Forming your own Charity – how to satisfy the Charity Commission

20 January 2017

Being philanthropic is part of our DNA. When we see somebody struggle our natural instinct is to help and many people do this by donating to charities in their lifetime or leaving charitable legacies in their wills. Other people decide to create their own charity to achieve their philanthropic aims and there has been a noticeable increase of this happening in England and Wales. In fact recent statistics show that the Charity Commission registered 167,109 charities in 2016 alone. This is an increase of 3,754 over the past 7 years when there were 163,355 charities registered in England and Wales in 1999. In 2016, the registered charities generated £73.11 billion in gross income.

As more people wish to establish their own charities, the Charity Commission (responsible for registering and regulating charities) has become ever more picky on the nature of charities its prepared to register. An application form and supporting documents must be submitted and, frustratingly, it is not uncommon for the Charity Commission to revert with follow up questions to get to the core of the charity’s aims and to determine whether it is truly in the public benefit.

Our top 10 tips on how to satisfy the Charity Commission’s requirements based on our experience with registering our clients’ charities:

1. Income

Check the estimated income of your charity. If the anticipated annual income is £5,000 or more, the charity must be registered with the Charity Commission.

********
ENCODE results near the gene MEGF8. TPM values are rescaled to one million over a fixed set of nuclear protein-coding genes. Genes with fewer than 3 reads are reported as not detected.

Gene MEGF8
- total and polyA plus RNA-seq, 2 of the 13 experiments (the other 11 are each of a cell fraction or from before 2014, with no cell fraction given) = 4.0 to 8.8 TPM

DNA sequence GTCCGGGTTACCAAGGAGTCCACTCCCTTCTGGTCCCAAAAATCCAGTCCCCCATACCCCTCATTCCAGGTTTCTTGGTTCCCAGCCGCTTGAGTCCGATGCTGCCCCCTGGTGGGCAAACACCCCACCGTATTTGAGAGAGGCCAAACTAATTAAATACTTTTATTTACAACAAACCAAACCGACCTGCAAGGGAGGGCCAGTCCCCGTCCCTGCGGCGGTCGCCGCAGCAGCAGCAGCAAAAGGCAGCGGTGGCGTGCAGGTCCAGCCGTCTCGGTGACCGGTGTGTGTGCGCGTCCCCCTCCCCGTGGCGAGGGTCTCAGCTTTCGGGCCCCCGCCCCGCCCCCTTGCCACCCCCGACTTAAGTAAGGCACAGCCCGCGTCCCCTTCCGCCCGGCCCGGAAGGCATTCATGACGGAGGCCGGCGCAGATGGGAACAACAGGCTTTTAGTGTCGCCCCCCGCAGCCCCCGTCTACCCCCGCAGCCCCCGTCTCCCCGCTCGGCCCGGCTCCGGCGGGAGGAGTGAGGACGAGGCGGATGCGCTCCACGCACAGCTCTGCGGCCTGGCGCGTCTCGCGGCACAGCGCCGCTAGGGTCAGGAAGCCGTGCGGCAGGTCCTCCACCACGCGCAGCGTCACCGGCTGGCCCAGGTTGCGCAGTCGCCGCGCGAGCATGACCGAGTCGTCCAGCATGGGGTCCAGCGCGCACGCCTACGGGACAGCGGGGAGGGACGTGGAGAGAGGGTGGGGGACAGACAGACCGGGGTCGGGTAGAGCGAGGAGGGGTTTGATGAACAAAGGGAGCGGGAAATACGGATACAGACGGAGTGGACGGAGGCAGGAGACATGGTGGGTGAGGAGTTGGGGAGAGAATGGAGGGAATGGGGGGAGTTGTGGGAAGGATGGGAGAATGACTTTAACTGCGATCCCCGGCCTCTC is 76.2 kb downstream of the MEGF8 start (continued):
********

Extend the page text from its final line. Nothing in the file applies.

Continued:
The charity must already have a minimum income of £5,000 before it is registered and the Charity Commission will want to see proof of this. A bank will open an account for a charity once the governing document (see below) has been signed by the trustees. A scanned copy of a bank statement showing the charity’s name, bank details and account balance should be submitted with the application.

2. Proof of funds

In our experience, our clients have a surplus of funds that they wish to transfer to the charity. This is often the start-up funds and income is subsequently generated and/or further funds arise from fundraising/donations.

From the outset the Charity Commission will require evidence that funds have been allocated to the charity. A letter from the bank explaining that specific funds/shares have been ring-fenced for the charity is usually sufficient for proof of funds. It is important to have this in place to give confidence to the Charity Commission that the charity is genuine and has access to appropriate funds to run. If the funds are to be raised, the application should explain in detail the methods of fundraising and how much is expected be raised.

3. Unique name

The charity’s name must not already be used by another charity. You will can check the availability of a name on the Charity Commission’s register. Be careful that there are no intellectual property right issues arising from the proposed name.

4. Trustees

The Charity Commission recommends a minimum of 3 trustees one of which will be the chair. Be careful that no conflict of interest arise which might impact on achieving the charitable objects. The trustees will have ultimate responsibility for the charity and must ensure that the objects are met.

5. Charitable Objects

Each charity must have a purely charitable object/objects and must be for the public benefit. The objects clause is often difficult to draft; it is essential you clearly understand and envisage the charity’s aims. The objects will be close to the creator’s heart and we often find including a personal explanation of why the objects are so important help to show that the charity is genuine.